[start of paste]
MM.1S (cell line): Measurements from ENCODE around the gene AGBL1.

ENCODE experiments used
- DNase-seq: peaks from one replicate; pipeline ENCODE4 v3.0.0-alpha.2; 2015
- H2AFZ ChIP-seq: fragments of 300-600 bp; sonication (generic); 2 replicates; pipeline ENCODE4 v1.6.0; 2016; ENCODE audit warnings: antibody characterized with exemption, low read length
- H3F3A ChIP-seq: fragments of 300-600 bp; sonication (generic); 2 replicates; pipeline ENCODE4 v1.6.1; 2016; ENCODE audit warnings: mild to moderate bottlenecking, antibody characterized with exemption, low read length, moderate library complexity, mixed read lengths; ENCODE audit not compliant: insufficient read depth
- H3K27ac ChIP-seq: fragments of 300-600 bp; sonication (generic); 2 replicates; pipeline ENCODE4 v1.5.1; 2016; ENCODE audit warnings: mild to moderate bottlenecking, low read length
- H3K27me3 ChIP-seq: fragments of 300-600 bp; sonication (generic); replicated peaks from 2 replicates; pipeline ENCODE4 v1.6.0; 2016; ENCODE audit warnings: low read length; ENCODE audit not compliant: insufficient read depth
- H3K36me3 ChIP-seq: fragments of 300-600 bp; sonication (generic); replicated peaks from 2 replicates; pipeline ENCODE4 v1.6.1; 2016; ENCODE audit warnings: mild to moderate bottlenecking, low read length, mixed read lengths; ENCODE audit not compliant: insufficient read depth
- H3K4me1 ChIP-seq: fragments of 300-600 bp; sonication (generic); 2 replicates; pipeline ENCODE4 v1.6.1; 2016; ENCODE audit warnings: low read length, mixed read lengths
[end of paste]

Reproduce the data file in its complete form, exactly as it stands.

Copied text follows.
MM.1S (cell line): Measurements from ENCODE around the gene AGBL1.

ENCODE experiments used
- DNase-seq: peaks from one replicate; pipeline ENCODE4 v3.0.0-alpha.2; 2015
- H2AFZ ChIP-seq: fragments of 300-600 bp; sonication (generic); 2 replicates; pipeline ENCODE4 v1.6.0; 2016; ENCODE audit warnings: antibody characterized with exemption, low read length
- H3F3A ChIP-seq: fragments of 300-600 bp; sonication (generic); 2 replicates; pipeline ENCODE4 v1.6.1; 2016; ENCODE audit warnings: mild to moderate bottlenecking, antibody characterized with exemption, low read length, moderate library complexity, mixed read lengths; ENCODE audit not compliant: insufficient read depth
- H3K27ac ChIP-seq: fragments of 300-600 bp; sonication (generic); 2 replicates; pipeline ENCODE4 v1.5.1; 2016; ENCODE audit warnings: mild to moderate bottlenecking, low read length
- H3K27me3 ChIP-seq: fragments of 300-600 bp; sonication (generic); replicated peaks from 2 replicates; pipeline ENCODE4 v1.6.0; 2016; ENCODE audit warnings: low read length; ENCODE audit not compliant: insufficient read depth
- H3K36me3 ChIP-seq: fragments of 300-600 bp; sonication (generic); replicated peaks from 2 replicates; pipeline ENCODE4 v1.6.1; 2016; ENCODE audit warnings: mild to moderate bottlenecking, low read length, mixed read lengths; ENCODE audit not compliant: insufficient read depth
- H3K4me1 ChIP-seq: fragments of 300-600 bp; sonication (generic); 2 replicates; pipeline ENCODE4 v1.6.1; 2016; ENCODE audit warnings: low read length, mixed read lengths